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Review: "Cat Planet Cuties" Scratches Playfully

They’re coming to visit us!

The Catians are Earth’s first contact with an alien species, and they look a lot like us. Except for the cat ears. And cat tails. And apparently predominantly females that can go into heat.

They’ve fallen into the lap of Kio Kakazu, a guy who just likes to make films in high school. His two best female friends are undercover special agents. The trio are what the Catians will find as the Earthling ambassadors to their race, and Kakazu’s house quickly becomes their embassy. If Earth girls truly are easy, what about the Catians?

Cat Planet Cuties is, as someone described it, the “show all about boobs.” Breasts predominate throughout the series, largely for comedic effect, and in most episodes, are revealed by accident to fill a fan service quota. It’s a series that you’ll pause if someone’s walking by: It’s purely soft core at its worst, cheesecake at its best. Visually, it’s a contrast with much of the moe series dominating the scene, with almost-natural human proportions (outside of chests, obviously). It’s great to see a return to this kind of form, even if the main male character could have been transported out of Love Hina. Costumes and designs are over the top, but the series does have its charm: characters with small chests do exists; the super-deformed assistant droids have their own personality; much of it feels like bad 1980′s sci-fi, almost intentionally; and even a male character gets his turn in the incredibly-tight uniform of the female Catians.

The lead Catian, Eris, is surprisingly one-dimensional. She’s genuinely happy for the most part, outside of a few moments of sincere sadness (once at the racist history of her people, and another at being denied a mate). The other two female leads are better defined, and the rest of the Catians are one-note but varied. The male lead, as it tends with “harem” shows, is largely personality-free but genuinely well-intentioned. He may be flustered at times, he may be all-too nice and innocent, but he’s there for the viewers to pour their feelings into, to flesh them out. There’s nobody in the cast that you’ve not seen before in other, similar productions, and that tends to be the fault with harem series: they all seem to have to follow the same repetitive tropes. Villain characters are decidedly more one-sided, with one character literally being an anime version of Muttley, complete with notable laugh.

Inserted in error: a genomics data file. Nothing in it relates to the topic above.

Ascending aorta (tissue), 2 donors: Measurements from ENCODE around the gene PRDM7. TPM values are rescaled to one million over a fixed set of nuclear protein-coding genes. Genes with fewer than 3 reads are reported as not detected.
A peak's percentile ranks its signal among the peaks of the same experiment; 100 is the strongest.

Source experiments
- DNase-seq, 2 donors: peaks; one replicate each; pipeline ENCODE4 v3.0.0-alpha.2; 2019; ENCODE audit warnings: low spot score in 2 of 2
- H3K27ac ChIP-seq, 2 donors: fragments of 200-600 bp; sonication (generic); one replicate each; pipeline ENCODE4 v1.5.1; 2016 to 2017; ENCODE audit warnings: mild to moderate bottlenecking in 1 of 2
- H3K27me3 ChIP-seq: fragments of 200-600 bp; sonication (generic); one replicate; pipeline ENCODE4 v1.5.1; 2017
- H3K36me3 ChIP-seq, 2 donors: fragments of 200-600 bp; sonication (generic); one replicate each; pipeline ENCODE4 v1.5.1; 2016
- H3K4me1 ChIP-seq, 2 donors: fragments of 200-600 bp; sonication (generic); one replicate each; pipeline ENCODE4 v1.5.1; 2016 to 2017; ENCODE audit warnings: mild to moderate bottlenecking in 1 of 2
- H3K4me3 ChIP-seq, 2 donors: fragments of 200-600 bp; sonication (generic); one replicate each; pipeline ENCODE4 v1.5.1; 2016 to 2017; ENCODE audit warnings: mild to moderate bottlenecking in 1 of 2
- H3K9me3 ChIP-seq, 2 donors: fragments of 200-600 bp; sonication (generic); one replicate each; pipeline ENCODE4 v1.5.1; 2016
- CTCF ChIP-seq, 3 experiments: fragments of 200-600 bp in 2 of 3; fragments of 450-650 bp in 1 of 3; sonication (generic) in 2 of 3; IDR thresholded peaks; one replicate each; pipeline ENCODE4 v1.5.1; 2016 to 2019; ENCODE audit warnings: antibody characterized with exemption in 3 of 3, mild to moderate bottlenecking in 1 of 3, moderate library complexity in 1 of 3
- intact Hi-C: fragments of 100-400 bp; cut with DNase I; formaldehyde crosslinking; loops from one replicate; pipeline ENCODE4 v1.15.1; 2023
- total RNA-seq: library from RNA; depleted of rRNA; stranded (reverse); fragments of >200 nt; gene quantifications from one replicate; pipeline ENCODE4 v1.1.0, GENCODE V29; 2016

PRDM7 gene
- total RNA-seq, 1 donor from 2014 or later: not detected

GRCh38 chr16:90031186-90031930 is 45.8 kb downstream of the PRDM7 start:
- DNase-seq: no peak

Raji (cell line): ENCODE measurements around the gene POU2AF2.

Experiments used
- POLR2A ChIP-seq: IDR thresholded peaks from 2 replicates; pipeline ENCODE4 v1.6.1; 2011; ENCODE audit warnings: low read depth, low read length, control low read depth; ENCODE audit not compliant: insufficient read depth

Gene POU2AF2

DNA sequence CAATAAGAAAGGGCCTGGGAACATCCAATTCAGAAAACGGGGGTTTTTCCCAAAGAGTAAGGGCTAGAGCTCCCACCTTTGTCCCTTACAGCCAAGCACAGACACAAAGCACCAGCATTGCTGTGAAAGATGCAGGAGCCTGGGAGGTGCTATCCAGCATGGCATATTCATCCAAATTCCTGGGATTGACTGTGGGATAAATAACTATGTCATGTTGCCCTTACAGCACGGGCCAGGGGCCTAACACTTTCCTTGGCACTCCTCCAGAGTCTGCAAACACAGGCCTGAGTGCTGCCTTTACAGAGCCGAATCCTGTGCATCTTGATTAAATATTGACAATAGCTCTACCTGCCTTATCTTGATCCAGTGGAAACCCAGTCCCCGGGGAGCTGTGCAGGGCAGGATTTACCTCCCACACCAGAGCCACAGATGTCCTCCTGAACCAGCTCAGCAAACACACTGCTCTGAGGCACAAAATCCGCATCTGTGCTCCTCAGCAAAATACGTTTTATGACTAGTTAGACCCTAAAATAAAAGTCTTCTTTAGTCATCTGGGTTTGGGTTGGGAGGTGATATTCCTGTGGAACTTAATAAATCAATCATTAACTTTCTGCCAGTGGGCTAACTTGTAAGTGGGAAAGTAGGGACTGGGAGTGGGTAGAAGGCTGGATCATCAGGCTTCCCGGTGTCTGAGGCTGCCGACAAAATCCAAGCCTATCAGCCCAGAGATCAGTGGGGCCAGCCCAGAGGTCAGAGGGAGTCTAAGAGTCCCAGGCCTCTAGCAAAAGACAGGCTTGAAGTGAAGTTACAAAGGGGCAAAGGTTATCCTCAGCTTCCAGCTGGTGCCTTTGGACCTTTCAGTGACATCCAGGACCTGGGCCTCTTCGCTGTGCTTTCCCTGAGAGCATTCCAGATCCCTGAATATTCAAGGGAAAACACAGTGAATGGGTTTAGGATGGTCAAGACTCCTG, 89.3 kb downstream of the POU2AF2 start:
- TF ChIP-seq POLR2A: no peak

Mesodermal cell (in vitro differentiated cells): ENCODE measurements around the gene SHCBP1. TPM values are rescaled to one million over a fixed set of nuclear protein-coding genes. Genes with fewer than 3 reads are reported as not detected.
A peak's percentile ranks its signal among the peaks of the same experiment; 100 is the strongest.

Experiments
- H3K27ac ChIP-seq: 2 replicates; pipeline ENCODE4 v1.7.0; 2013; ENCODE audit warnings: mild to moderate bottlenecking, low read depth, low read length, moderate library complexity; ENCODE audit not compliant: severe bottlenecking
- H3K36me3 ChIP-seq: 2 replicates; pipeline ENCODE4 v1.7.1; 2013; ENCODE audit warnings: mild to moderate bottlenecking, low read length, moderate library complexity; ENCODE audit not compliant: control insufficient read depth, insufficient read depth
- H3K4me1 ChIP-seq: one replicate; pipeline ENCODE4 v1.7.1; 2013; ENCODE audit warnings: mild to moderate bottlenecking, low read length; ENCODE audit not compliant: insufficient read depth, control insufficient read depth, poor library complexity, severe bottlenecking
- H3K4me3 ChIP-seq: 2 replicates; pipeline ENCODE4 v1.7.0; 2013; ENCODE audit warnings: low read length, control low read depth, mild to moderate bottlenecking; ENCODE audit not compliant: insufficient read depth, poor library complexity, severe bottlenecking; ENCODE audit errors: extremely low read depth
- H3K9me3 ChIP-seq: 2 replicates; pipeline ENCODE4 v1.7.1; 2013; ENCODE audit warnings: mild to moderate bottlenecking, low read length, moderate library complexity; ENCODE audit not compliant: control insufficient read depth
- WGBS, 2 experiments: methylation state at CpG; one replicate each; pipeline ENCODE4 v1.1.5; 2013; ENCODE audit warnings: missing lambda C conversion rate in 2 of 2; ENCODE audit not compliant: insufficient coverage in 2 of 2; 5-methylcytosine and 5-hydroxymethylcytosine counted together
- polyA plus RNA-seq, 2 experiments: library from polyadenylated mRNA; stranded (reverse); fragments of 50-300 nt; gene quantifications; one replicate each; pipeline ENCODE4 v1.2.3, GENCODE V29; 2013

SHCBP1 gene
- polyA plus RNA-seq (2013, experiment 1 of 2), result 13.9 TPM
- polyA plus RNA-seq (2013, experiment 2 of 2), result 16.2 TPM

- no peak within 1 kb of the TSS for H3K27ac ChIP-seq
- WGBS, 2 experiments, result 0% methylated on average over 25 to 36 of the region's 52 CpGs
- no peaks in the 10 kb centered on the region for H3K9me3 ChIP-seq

Each episode has a unique opening segment, parodying notable television from the past. Going from The A-Team to I Dream Of Jeannie (and even tapping upon an older Japanese hero), the series finds a few laughs in these references, but they reach out to someone who can appreciate older American sitcoms that made their way overseas. It never affects the actual plot of the series, but it’s a nice shading of style.

There’s a fair amount of surprising drama in the series, largely on an episode-by-episode basis. While the love triangle (square?) is predictable and has a decidedly anticlimactic ending, one of the episodes about an older android is, in all honesty, coolly depressing: a humanoid (well, Catian) robot wishes to track down her maker, who has long since passed. Once her mission is over, so is she. It’s bittersweet, nice and calm, but unsettling in how calmly one accepts their fate. It stands out in the series, but as a high point, not a nail that needs to be hammered down.

Bonus scenes are attached to each episode in the bonus features, alongside textless songs, intros, and endings. Two commentaries balance out the extras, and in general, the set seems to have a quality amount of extras, much more than many other complete series releases. We’re looking at the DVD discs, but there is a combo pack with BluRay discs. It’s above average for an anime release, but it’s not the most amazing set we’ve seen.

Cat Planet Cuties is light and fluffy for an anime series; you know what you’re getting into, and you’ll enjoy it if Russ Meyer-meets-cat girls is your thing. While characters might be a little superficial, every once in a while a little bubblegum is needed in your diet.

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